This stalemate is sadly ironic. Rooftop solar installers and advocates need the utilities and the grid they operate. Without the storage and backup services grid connections provide, we would not have the thriving solar rooftop industry that exists today. Yet few solar advocates seem to recognize how crucial a well-functioning grid is to decarbonizing the economy. They see the utilities as obstructionists. They yearn to “leave,” “escape,” or “defect from” the grid.

As for the utilities, they want to protect their lower-income nonsolar customers from subsidizing their higher-income solar customers. Accordingly, they also want to charge solar homeowners for access to the grid, but hardly anyone thinks that they’re entitled to what they assert is a fair price. When SRP recently enacted new charges that would add about $50 on average per month for solar installations, it was widely reviled. Buffeted by stagnant loads, technological change, the conflicting demands of numerous stakeholders, and attacks on their business model, electric utilities lack the public standing it would take to negotiate their way to a more stable position.

Meanwhile, back in Hawaii, the Public Utilities Commission has given HECO and the solar advocates until the end of June to work out their differences. If they can’t do so by then, the commission is going to step in and make a decision. It won’t be from a hammock on an Oahu beach, but I’ll be watching to see how this conflict turns out, and I’m sure I won’t be alone.

Comments

I think there's a difference between talking about the ruin of utilities and a need to adjust revenue models. Let's put aside the issue of merit regarding the benefits of solar to the system vs. the charges not paid. For utilities to be profitable they need to get the revenue to operate from someone. I don't think you're really saying that the only solution is to raise rates on lower-income customers, are you? It's true that if PV grows and grows, and net metering never changes the base of non-PV customers shrinks, and putting more costs on them encourages them to convert to PV. But: * This future where PV tips the system is far away in most states. Closer in a few. * A current PUC decision on net metering is not a forever decision. * With carbon issues, renewable, efficiency and flat to declining load growth in most areas, there is not a forseeable future where utilities' existing revenue models are very profitable in many states, regardless of PV. It's interesting to ask how dealing with PV fits into the need to significantly change pricing strategies at utilities. And, whether the entire idea of cost-based regulation is viable as utility loads diminish. There are lots of ideas cruising around about serviced based rate of return, ancilliary business models, delinking the generation business from the utility, becoming a service portal for others, etc. So PV is not the bogeyman, it's just another thing in a market tipping toward structural change anyhow.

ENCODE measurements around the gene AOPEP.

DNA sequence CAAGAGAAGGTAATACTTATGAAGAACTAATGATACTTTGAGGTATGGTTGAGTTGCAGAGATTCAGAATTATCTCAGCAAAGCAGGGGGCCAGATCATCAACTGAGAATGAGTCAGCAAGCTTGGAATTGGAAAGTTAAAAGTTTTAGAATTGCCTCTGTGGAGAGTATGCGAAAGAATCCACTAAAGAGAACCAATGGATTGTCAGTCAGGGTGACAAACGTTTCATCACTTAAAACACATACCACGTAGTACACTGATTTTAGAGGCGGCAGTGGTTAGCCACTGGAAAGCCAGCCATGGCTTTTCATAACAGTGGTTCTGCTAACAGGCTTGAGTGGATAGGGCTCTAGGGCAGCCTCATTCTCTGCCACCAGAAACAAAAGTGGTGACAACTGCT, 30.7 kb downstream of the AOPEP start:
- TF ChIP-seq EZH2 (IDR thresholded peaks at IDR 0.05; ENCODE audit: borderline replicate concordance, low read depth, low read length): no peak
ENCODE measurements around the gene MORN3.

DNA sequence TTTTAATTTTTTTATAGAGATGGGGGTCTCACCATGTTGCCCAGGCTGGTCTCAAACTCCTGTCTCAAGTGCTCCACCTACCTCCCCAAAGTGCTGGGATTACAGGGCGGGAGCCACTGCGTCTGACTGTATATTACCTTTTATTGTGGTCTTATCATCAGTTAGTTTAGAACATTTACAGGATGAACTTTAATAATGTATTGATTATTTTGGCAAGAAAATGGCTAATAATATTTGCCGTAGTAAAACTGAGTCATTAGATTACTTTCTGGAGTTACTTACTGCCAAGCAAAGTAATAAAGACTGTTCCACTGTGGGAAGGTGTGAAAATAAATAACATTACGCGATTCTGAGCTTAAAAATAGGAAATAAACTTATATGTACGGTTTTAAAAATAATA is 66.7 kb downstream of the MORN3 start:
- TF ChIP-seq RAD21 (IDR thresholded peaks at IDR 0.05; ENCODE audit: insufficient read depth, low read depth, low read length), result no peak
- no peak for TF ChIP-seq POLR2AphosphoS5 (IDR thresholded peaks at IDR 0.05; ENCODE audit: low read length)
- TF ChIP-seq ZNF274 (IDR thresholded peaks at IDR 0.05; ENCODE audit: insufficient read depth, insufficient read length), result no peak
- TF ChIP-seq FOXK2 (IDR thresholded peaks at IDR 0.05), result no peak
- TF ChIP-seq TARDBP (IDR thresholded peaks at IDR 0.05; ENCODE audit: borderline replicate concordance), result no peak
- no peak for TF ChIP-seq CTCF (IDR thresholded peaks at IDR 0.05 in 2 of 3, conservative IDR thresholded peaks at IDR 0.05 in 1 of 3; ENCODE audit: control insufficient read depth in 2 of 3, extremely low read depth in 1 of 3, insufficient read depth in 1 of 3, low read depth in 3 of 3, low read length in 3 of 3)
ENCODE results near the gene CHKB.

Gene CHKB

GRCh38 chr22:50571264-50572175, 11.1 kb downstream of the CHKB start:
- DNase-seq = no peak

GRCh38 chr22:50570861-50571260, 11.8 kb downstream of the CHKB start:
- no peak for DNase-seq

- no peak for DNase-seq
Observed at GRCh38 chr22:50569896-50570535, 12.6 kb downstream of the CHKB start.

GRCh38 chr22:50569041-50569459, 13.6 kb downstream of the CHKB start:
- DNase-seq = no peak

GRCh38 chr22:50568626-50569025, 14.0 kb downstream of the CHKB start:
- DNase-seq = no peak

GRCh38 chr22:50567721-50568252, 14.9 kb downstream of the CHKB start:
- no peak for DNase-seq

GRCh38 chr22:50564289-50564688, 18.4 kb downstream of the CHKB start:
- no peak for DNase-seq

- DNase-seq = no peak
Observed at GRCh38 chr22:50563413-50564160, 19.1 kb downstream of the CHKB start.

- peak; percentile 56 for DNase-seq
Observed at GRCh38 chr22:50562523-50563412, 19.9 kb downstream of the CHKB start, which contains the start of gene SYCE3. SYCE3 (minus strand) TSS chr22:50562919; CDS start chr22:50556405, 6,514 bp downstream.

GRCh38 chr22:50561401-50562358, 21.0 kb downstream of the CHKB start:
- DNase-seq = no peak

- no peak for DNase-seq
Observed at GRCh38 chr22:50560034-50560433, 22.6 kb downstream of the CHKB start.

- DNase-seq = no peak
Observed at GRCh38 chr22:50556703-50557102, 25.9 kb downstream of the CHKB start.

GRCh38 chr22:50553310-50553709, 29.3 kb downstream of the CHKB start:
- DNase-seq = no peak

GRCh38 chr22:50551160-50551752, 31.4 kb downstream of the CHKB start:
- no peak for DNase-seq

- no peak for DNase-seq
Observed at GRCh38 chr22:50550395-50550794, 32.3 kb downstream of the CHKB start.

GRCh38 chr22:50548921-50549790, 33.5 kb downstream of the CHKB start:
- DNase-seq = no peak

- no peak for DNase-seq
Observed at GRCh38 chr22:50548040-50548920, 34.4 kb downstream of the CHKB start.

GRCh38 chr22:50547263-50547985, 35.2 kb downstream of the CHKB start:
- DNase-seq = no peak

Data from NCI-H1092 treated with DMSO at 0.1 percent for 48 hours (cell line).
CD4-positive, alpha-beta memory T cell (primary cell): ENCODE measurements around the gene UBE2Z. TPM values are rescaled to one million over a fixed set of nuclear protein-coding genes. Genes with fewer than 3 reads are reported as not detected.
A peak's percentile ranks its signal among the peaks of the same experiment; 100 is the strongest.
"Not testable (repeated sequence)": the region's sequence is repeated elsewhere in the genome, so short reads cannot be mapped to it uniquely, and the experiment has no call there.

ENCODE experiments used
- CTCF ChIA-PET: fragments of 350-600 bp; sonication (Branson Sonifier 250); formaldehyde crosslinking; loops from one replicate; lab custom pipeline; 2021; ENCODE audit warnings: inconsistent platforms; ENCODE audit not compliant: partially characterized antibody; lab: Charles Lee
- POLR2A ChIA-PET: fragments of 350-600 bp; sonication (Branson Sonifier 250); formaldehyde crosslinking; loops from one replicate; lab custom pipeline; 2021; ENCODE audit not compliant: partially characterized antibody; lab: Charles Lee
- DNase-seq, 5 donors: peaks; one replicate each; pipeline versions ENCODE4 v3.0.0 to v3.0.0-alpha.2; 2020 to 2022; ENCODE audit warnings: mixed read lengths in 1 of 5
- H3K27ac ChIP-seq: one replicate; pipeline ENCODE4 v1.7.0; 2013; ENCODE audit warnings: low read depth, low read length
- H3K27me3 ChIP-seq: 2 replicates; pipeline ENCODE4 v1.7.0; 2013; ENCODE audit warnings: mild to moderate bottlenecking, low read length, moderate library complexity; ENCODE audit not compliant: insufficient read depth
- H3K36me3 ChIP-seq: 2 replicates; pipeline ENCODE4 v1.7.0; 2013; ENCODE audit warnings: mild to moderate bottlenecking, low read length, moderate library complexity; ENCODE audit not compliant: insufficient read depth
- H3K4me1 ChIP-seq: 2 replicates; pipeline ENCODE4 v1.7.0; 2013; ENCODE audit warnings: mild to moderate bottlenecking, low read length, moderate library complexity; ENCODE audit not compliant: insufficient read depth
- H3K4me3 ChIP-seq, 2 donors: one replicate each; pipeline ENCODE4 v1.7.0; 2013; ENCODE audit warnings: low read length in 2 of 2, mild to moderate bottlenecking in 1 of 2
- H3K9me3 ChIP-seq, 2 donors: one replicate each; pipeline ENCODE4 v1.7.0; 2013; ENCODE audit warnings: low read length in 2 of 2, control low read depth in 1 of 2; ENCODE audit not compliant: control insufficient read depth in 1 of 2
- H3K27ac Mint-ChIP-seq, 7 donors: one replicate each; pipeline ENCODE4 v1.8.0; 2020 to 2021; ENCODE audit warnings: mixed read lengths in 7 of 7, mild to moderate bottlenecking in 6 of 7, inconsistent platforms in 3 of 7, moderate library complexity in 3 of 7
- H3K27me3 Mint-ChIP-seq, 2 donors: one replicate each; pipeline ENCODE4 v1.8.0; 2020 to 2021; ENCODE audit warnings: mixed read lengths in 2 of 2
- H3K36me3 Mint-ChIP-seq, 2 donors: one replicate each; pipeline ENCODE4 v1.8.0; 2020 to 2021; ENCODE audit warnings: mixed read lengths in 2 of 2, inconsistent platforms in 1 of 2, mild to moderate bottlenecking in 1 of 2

Thanks for your thoughtful comments. Of course, I’m not saying the solution is to raise rates on low-income customers. Quite the opposite. I’m concerned about low-income customers subsidizing solar customers. Also, even though the tipping point for most utilities is far away, this is the sort of problem that gets more intractable over time, as public opinion sets up like concrete. PV is not the bogeyman, but it is a major lens through which much of the public will view any proposals to tinker with the utility revenue model. Any proposal to introduce higher fixed charges (or demand charges) for residential customers, even if it comes with a reduction in energy rates, is going to be framed by advocates as an attack on solar. Right now, solar is way more popular than utilities (as well as nerds that really care about utility revenue models), and that framing is going to really resonate with the public. Public resistance doesn’t preclude progress on this front, but it’s certainly a major obstacle. Thanks again for your comments, and I look forward to continuing our dialogue.

If batteries are cheap enough, I believe people will defect, even if the Sydney study doesn't believe it. My PV supplier has started to promote a solution using batteries: http://www.coloenergyexperts.com/files/Grid%20Backup%20Oversized%20Postcard%20LORES.pdf It doesn't require any sort of action by the PUC.

Thanks for commenting, Kevin. Sure, some people will defect, no matter the cost of batteries. They will do so for emotional reasons, not for economic ones. The economics are just too strong for customers who have access to both the grid and net metering to stay, which will keep the amount of customers that leave down to levels the utilities consider trivial. Grid tied PV homeowners get free storage services and free backup. Furthermore, the storage services via the grid come without roundtrip efficiency losses, self-discharge losses, summer excess generation losses, space requirements, maintenance costs, and capacity loss. In addition, grid tied systems are more reliable. All those factors make for a compelling reason for solar homeowners to stay on the grid even if batteries are free. Again, thanks for adding comments to this post.

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Jay Stein is focused on expertise development, research skills development, quality control, new product development, and technology assessment....